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Scan could spot bone-weakening disease earlier


A new service could help 500 patients a year get treatment for the bone-weakening disease osteoporosis.

The aim is to make sure people who suffer a fracture such as a broken wrist have a dual-energy X-ray absorptiometry (DXA) scan.

This measures bone density and can pick up if a patient has osteoporosis.

Dr Peter Sheldon, a consultant rheumatologist at University Hospitals of Leicester NHS Trust, said: "Until now, patients would have their fracture treated and several years later they might, for example, break their hip and it is then discovered they have osteoporosis.

"If the condition is picked up early enough there are treatments which mean we can reduce the likelihood of further fractures by up to 50 per cent.

"Drugs won't necessarily get as much bone density back but they will help a great deal."

The Government recently included identifying osteoporosis in the national Quality Output Framework, an incentive programme under which GPs can earn more money for improving services.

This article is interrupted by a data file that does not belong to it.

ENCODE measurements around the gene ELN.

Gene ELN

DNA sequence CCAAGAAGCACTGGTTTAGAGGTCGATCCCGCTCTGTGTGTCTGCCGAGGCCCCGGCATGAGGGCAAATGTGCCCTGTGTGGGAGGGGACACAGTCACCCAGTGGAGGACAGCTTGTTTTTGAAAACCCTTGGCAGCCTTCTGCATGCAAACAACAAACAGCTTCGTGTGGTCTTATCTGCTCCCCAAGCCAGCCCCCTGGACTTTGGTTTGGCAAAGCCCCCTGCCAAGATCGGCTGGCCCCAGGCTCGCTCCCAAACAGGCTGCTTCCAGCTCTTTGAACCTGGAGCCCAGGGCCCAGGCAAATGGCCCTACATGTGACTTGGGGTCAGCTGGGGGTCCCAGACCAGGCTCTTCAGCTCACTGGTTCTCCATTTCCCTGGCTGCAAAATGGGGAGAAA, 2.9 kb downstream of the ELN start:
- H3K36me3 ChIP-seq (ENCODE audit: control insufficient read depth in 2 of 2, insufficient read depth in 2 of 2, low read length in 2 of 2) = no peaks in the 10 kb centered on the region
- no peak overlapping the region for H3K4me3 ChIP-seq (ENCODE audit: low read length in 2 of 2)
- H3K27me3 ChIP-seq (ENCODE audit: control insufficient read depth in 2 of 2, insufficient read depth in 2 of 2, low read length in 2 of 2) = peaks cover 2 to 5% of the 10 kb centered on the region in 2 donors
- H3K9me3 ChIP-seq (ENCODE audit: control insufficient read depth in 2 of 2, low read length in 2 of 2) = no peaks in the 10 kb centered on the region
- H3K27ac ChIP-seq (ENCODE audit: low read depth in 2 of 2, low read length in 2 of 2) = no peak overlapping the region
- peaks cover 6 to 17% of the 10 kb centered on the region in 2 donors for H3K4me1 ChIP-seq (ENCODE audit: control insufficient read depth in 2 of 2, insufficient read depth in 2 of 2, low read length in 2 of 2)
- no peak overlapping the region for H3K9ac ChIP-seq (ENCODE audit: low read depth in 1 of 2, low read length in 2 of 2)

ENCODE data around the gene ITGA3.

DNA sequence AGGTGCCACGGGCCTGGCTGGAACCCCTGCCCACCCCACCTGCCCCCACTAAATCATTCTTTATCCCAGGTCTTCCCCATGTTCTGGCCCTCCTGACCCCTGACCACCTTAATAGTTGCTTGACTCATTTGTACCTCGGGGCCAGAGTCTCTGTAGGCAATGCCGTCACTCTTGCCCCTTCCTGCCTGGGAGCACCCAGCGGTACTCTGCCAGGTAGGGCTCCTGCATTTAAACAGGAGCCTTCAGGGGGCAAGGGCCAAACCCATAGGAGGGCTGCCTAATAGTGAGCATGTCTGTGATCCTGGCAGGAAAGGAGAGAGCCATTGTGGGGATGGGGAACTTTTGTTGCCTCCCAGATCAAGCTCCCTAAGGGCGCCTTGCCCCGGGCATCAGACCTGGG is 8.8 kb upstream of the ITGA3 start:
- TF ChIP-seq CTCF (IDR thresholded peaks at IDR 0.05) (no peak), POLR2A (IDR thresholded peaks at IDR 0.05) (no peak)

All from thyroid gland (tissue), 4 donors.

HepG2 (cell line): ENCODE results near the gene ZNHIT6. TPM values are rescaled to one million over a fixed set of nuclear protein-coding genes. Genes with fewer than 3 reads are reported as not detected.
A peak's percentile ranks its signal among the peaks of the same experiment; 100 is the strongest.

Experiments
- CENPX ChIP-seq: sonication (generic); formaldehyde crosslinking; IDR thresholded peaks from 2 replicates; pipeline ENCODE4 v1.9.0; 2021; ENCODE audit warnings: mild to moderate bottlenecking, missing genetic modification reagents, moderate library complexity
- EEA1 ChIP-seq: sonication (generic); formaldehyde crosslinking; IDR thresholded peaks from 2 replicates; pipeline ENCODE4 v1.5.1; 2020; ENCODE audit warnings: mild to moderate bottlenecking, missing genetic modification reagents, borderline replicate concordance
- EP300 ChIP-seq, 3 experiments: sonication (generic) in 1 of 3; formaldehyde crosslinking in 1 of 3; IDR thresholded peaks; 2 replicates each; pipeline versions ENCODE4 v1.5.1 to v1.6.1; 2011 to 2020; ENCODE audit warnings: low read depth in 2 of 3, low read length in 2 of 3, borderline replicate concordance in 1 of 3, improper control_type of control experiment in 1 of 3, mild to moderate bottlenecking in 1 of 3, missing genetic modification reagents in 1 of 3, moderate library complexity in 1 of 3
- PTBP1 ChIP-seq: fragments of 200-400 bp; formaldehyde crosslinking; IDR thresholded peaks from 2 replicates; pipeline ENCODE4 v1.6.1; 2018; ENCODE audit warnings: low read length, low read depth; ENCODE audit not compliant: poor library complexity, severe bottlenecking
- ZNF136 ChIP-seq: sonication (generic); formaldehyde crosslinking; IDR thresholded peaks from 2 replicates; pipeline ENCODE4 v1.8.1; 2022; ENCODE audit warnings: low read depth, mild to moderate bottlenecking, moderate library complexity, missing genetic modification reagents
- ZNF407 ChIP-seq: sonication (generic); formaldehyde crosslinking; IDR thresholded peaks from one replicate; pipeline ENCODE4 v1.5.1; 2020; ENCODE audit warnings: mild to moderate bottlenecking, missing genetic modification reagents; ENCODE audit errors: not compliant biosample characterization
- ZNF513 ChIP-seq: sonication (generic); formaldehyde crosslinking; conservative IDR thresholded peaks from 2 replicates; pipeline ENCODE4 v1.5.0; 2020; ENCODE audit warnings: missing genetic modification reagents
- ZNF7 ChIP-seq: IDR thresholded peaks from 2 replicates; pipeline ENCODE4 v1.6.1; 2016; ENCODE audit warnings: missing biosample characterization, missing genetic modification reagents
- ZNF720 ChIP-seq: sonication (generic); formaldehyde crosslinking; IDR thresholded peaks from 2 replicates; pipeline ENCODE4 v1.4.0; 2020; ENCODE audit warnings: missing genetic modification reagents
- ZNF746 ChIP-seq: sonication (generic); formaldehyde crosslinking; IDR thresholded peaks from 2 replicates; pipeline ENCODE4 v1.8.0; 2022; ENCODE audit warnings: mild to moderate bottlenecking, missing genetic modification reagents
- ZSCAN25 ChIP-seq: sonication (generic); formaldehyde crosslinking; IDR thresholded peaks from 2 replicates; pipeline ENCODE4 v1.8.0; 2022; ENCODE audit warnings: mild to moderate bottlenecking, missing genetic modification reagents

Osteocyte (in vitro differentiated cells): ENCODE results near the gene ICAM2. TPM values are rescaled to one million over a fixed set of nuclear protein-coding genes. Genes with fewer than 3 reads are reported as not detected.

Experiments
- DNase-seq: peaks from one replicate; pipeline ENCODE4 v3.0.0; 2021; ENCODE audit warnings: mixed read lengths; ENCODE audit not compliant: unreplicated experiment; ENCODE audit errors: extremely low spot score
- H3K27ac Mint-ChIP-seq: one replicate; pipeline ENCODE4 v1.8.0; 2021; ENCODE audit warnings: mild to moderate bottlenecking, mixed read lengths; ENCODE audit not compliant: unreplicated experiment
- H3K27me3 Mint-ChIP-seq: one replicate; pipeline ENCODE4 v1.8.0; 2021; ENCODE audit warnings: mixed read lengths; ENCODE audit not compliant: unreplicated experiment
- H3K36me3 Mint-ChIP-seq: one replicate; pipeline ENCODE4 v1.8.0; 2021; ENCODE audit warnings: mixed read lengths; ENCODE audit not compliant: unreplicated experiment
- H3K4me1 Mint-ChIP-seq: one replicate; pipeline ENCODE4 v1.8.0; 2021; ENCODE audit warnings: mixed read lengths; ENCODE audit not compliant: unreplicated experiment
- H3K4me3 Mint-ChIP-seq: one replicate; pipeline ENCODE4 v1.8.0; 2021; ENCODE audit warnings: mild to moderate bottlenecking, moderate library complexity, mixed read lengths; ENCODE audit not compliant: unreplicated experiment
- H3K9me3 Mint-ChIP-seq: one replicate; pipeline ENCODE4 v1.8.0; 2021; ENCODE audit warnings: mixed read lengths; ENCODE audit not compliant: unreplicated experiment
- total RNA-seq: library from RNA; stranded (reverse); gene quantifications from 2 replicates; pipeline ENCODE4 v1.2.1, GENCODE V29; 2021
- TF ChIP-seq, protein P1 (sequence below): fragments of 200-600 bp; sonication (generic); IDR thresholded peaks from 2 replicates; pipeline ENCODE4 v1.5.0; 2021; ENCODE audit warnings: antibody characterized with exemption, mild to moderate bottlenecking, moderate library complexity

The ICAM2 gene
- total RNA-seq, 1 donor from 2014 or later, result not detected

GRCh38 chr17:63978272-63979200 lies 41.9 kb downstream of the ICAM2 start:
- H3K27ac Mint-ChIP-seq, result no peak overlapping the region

Staff in the fracture clinic now look out for adult patients who come in for treatment for broken bones in their wrist or forearm – which often happens when bones are weak.

Dr Sheldon and his team then write to the patient's GP and suggests they are referred for a DXA scan.

Dr Sheldon said: "We have been checking our records since November and so far 60 people have been identified for a scan.

"I think we could pick up about 10 people a week who have, or are at risk of developing, osteoporosis.

"To make it easier for GPs, we even fill in the referral forms so they just have to sign them."

The service, run from Leicester Royal Infirmary, is costing almost nothing.

Dr Sheldon said: "The room which contained the scanning machine was already in the space where the new fracture clinic is.

"The moving of the clinic seemed like too good an opportunity to miss to set up a service which is going to benefit patients.

"The service, which was launched on Wednesday, is being tested for the first six months to see how many GPs use the it."

Scan could spot   bone-weakening disease earlier

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